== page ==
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Vested Shorts: GM’s $1.9 billion loss, record US oil production, NYT’s 10 million subscribers, and NFT trading plummets

by Parth Parikh
November 11, 2023
3 min read
Vested Shorts: GM’s $1.9 billion loss, record US oil production, NYT’s 10 million subscribers, and NFT trading plummets

In today’s edition

  • Challenges in the autonomous taxi industry
  • Record US oil production lowers prices
  • The NYT’s digital expansion
  • OpenSea struggles as NFT trading plummets

Market Snapshot

U.S. stock markets rallied on Friday, with both the S&P 500 and Nasdaq Composite recording gains for the second week in a row, despite concerns raised by Federal Reserve Chair Jerome Powell’s hawkish comments on Thursday. These remarks, combined with a lackluster Treasury auction, had briefly spiked the 10-year Treasury yield. However, investor confidence remained strong, buoyed by the possibility of the Federal Reserve halting interest rate hikes. Attention is now turning to the forthcoming October Consumer Price Index (CPI) and Producer Price Index (PPI) reports.

In market performance, the S&P 500 Index rose 1.6% in market performance, closing at 4,415.24 with a weekly gain of 1.3%. The Dow Jones Industrial Average increased by 1.2%, ending at 34,283.10, up 0.7% for the week. The Nasdaq Composite notably advanced 2.1%, reaching 13,798.11, an increase of 2.4% for the week.

The upcoming week is expected to be eventful, with over 700 companies, including major retailers such as Home Depot, Target, TJX Companies, Macy’s, Walmart, and BJ’s Wholesale Club, slated to announce their earnings. These reports are eagerly awaited for insights into consumer spending trends as the holiday season approaches.

Market closing data for the week from November 6th to 10th, 2023

News Summaries

GM’s Cruise, a robotaxi venture, is grappling with significant safety and operational issues, leading to the recall of 950 vehicles after reported incidents in San Francisco. This setback, contributing to a $1.9 billion loss for the project from January to September, highlights the hurdles in implementing autonomous vehicles in urban areas. Despite initial plans for improving metropolitan transit accessibility with driverless rides, Cruise faced challenges including traffic blockages, vehicle malfunctions, and two collisions necessitating a fleet reduction by 50%. The company has admitted software defects and paused operations and vehicle production. Meanwhile, competitor Waymo has expanded its service area but also faced layoffs and regulatory pushback. These difficulties underscore the challenges in gaining public trust and successfully integrating autonomous taxis into cities.

US oil production has hit a record high of 13.2 million barrels per day, leading to a significant drop in crude oil prices, with the West Texas Intermediate crude falling over 15% to around $76 a barrel since late September. This decline persists despite production cuts by countries like Russia and Saudi Arabia and is further influenced by a decrease in global demand, notably from China, amid its economic slowdown. The price drop is unusual, occurring even amidst geopolitical tensions like the Israel-Hamas conflict, underscoring the dominant impact of US production and Chinese demand on the oil market.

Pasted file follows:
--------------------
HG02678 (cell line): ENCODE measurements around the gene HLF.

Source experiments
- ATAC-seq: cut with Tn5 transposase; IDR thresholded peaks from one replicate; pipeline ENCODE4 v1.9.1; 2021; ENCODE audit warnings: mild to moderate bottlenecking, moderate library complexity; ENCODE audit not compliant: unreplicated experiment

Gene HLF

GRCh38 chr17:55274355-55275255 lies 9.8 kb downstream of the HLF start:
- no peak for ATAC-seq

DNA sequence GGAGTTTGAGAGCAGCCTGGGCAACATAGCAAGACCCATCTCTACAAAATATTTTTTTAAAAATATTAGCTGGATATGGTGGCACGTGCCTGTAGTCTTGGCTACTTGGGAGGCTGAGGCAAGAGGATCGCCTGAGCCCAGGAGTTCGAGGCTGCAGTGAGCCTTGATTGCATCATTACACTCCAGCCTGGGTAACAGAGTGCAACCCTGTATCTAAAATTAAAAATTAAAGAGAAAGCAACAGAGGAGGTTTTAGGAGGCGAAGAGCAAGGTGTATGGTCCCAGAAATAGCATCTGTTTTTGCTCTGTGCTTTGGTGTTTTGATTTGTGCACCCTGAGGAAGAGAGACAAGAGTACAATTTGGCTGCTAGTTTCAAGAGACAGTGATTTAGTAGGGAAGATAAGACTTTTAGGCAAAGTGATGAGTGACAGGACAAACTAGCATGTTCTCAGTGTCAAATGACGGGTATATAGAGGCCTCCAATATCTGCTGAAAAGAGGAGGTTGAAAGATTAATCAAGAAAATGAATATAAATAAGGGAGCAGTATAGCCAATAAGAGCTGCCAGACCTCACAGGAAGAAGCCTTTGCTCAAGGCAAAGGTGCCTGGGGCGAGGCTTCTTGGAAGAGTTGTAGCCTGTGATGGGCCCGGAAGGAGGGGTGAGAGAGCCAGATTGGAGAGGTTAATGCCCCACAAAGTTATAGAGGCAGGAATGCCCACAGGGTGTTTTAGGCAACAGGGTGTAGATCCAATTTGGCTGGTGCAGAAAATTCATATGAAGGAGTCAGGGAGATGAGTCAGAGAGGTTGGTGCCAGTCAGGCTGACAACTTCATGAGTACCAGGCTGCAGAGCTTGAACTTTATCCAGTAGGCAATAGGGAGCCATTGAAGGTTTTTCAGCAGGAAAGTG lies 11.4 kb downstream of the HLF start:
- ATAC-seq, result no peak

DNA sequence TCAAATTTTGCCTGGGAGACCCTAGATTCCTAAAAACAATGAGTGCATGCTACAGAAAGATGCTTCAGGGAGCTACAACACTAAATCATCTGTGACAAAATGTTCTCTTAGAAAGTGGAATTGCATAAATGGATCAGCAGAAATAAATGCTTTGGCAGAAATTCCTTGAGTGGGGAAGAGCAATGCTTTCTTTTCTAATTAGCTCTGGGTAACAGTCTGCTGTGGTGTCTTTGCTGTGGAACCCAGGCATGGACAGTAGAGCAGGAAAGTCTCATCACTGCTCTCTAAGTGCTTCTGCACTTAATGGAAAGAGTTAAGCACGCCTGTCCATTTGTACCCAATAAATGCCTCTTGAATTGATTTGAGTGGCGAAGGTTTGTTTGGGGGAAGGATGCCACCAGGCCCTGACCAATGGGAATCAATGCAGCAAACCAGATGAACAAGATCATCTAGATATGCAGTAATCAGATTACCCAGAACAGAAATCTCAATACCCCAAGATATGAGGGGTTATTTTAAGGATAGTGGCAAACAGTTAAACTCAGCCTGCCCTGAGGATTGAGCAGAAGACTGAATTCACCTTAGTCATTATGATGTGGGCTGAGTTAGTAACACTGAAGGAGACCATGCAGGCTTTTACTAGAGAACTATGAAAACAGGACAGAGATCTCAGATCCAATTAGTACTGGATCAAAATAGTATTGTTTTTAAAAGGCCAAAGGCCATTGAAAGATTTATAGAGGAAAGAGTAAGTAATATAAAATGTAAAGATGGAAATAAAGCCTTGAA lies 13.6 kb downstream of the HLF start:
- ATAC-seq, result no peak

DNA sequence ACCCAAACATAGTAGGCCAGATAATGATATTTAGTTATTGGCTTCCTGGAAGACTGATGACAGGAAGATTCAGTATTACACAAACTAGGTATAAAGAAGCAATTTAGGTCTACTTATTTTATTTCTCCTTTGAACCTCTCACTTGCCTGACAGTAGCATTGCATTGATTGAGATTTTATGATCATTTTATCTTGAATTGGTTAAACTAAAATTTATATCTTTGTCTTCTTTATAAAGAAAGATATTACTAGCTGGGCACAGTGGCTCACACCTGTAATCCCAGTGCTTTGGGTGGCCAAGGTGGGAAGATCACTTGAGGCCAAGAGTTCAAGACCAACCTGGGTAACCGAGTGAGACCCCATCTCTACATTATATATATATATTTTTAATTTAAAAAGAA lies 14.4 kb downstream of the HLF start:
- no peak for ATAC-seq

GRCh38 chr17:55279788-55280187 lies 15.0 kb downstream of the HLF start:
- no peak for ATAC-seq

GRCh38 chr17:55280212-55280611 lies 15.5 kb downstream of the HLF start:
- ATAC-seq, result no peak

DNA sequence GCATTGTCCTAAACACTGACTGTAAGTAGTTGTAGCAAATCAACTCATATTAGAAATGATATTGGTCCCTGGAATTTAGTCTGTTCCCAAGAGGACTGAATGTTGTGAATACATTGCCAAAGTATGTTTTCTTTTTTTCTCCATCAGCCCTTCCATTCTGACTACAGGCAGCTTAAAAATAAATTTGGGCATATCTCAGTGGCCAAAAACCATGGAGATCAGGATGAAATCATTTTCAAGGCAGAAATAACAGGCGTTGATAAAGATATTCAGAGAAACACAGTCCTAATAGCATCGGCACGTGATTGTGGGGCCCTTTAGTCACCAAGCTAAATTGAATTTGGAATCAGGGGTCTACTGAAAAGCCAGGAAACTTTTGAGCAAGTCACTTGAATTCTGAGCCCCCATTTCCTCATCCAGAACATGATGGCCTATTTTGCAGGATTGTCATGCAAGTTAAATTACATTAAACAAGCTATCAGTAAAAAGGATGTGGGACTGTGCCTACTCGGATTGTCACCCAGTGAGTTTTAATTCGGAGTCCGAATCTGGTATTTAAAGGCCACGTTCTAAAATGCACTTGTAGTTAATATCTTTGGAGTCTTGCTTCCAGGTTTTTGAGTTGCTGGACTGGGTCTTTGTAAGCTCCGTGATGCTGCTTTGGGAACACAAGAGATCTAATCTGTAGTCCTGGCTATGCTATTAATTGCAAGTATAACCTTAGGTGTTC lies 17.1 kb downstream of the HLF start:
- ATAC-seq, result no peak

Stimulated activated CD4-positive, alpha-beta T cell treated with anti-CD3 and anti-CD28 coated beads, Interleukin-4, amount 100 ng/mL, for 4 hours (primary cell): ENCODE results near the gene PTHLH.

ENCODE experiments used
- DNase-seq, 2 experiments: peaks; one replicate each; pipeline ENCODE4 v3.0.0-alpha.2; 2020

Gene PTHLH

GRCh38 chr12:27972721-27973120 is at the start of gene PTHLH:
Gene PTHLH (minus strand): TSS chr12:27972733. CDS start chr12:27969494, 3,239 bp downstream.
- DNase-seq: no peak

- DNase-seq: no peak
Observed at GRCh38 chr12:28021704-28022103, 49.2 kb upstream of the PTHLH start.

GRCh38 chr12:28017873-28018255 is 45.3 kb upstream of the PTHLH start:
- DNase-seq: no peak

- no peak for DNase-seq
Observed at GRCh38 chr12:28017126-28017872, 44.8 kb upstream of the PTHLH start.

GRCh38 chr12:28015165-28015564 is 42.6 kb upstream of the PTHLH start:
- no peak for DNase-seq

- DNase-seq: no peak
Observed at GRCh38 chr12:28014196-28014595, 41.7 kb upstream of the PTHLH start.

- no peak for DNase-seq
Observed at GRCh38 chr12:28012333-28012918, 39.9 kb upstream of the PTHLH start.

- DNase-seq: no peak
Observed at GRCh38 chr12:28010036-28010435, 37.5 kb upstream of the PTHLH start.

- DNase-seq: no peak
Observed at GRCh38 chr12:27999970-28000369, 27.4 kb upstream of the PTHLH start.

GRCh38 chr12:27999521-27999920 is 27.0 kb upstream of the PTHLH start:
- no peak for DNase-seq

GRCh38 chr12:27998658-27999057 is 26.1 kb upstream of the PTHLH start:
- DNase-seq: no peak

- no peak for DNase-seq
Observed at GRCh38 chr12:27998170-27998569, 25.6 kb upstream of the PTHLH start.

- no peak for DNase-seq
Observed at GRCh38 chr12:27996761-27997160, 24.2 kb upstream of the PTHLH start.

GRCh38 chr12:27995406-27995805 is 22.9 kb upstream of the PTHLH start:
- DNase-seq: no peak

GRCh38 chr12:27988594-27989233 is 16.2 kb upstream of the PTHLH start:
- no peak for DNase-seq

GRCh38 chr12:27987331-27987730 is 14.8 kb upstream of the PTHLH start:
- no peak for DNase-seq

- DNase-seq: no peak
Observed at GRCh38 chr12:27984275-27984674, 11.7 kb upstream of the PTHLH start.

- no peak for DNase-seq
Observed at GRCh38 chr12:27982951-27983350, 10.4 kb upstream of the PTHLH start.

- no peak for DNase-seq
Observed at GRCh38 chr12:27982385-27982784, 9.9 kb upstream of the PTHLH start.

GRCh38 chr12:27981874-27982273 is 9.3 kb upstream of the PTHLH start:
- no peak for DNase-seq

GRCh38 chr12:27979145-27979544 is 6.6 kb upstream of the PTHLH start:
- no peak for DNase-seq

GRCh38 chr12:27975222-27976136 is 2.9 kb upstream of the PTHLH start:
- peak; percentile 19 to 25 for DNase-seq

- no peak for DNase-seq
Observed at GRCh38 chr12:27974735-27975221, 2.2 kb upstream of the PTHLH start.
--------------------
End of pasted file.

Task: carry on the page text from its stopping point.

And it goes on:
The New York Times Company witnessed a 6% rise in its shares following its milestone of surpassing 10 million subscribers, moving steadily towards its 2027 target of 15 million. This achievement, highlighted by a 9.3% increase in sales year-over-year, compensates for the declining print subscriptions. The company’s successful expansion into digital realms, including gaming and sports, is evident from the addition of over 800,000 digital-only subscribers. Strategic acquisitions like The Athletic and the game Wordle have broadened its revenue sources, reducing reliance on advertising to less than 20%. This growth demonstrates the NYT’s effective strategy in offering diverse digital content and multiproduct bundles, in line with the vision for a larger, more profitable organization.

OpenSea, a leading Non-Fungible Token (NFT) marketplace, is downsizing its workforce by 50% due to declining interest and value in the NFT market. This move follows a dramatic drop in NFT sales on the platform, which plummeted nearly 99% from a peak trading volume of around $4.9 billion to less than $50 million in October 2023, marking the lowest figure since January 2021. This downturn reflects a broader shift in the NFT landscape, once buoyed by celebrity endorsements and high-profile sales like digital artist Beeple’s $69 million NFT, but now struggling with market oversaturation and scam allegations. Despite some remaining cultural presence, as evidenced in recent media like “The Simpsons,” the decline in NFT popularity and value has led to significant operational changes for companies like OpenSea.

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